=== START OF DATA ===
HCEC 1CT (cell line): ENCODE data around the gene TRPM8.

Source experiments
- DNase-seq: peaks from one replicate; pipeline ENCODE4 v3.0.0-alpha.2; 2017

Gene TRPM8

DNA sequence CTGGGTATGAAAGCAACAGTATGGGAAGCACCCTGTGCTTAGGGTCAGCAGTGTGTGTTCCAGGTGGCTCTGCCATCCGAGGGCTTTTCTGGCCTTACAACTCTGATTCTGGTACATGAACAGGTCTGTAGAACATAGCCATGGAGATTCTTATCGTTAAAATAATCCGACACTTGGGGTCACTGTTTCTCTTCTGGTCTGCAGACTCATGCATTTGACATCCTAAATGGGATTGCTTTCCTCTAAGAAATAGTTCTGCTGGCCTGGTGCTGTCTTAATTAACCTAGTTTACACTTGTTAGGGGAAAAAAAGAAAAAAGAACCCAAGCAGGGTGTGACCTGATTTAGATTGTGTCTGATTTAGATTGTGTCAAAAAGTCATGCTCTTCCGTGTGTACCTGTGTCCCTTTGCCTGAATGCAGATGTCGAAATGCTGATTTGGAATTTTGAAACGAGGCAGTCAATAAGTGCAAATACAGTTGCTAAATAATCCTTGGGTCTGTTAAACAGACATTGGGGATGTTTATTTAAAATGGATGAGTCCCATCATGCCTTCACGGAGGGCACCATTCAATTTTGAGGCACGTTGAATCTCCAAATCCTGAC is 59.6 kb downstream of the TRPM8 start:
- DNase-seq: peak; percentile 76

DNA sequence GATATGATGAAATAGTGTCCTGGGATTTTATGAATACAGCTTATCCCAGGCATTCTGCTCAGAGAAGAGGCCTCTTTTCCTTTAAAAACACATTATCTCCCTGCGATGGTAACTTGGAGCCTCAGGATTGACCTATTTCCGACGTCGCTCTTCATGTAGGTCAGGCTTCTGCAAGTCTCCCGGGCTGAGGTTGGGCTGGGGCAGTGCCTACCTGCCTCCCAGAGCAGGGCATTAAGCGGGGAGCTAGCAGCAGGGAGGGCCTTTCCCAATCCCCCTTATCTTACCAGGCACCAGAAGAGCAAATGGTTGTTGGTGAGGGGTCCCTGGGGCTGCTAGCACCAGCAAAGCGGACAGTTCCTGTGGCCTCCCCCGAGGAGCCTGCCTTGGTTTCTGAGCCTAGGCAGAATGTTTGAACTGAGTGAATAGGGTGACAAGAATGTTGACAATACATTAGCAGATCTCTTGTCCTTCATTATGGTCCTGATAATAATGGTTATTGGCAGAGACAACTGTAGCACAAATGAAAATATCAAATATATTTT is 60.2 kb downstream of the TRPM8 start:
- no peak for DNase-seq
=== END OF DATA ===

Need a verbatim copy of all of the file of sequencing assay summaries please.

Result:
HCEC 1CT (cell line): ENCODE data around the gene TRPM8.

Source experiments
- DNase-seq: peaks from one replicate; pipeline ENCODE4 v3.0.0-alpha.2; 2017

Gene TRPM8

DNA sequence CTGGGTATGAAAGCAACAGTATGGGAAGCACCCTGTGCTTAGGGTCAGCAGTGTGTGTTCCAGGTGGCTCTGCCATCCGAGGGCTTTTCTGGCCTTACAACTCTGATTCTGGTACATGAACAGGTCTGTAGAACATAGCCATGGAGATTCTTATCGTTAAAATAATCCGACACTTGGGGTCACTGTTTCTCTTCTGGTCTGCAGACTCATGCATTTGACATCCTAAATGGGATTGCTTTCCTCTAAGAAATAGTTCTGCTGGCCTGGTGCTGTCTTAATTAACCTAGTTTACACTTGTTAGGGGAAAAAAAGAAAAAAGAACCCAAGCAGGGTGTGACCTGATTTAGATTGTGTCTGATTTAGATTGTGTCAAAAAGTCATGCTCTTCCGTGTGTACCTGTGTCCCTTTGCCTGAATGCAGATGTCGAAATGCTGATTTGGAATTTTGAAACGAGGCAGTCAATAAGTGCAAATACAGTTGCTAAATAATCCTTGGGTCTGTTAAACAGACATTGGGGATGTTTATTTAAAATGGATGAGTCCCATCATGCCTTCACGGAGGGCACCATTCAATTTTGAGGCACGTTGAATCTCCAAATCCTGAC is 59.6 kb downstream of the TRPM8 start:
- DNase-seq: peak; percentile 76

DNA sequence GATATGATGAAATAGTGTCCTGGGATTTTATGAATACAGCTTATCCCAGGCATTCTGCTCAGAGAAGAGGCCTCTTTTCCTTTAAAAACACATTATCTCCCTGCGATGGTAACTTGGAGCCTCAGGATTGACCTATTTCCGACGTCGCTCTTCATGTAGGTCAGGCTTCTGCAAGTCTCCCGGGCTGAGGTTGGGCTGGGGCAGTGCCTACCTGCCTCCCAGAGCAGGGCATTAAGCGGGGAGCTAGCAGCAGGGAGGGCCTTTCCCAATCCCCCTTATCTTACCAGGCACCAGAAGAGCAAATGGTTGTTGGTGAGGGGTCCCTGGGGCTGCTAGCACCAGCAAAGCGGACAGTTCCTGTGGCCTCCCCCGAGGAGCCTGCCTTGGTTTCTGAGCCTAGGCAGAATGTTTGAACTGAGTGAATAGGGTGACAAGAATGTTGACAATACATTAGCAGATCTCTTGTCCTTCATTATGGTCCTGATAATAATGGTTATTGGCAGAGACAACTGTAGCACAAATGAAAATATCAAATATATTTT is 60.2 kb downstream of the TRPM8 start:
- no peak for DNase-seq